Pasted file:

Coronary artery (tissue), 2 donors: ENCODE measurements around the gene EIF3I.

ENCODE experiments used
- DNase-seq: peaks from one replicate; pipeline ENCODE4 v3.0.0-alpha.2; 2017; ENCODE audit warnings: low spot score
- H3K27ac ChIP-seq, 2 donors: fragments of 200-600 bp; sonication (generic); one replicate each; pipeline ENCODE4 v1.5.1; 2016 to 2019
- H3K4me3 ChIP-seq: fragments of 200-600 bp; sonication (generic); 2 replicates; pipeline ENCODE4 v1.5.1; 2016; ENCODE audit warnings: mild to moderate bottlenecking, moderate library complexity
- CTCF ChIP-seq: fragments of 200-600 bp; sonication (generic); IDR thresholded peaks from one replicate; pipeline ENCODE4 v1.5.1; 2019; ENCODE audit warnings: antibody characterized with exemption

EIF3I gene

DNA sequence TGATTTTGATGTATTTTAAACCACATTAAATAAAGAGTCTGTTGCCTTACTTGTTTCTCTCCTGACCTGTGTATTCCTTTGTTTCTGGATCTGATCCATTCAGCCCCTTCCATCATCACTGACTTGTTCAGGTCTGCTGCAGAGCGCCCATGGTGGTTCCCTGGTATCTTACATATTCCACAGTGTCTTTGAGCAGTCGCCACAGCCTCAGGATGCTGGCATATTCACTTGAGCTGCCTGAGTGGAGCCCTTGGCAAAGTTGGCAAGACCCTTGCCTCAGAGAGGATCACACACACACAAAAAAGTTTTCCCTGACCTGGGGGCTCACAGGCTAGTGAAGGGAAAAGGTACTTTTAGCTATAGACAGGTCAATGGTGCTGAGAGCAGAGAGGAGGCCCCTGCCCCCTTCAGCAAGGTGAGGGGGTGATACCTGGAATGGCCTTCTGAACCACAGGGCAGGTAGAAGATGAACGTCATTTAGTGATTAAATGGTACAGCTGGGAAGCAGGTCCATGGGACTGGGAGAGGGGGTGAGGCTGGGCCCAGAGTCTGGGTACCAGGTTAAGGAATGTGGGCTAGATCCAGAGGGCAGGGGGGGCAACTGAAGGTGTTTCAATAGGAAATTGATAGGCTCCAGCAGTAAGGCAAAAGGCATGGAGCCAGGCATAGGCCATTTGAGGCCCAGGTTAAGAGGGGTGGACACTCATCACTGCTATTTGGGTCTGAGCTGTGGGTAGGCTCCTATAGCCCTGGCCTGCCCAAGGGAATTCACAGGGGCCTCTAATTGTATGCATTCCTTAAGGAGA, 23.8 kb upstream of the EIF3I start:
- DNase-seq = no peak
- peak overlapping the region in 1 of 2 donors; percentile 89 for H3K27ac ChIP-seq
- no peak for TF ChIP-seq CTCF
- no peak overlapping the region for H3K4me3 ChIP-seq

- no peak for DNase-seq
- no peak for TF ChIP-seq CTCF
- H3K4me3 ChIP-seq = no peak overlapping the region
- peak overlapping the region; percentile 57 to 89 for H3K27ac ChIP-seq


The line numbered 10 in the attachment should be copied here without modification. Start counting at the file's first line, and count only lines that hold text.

- peak overlapping the region in 1 of 2 donors; percentile 89 for H3K27ac ChIP-seq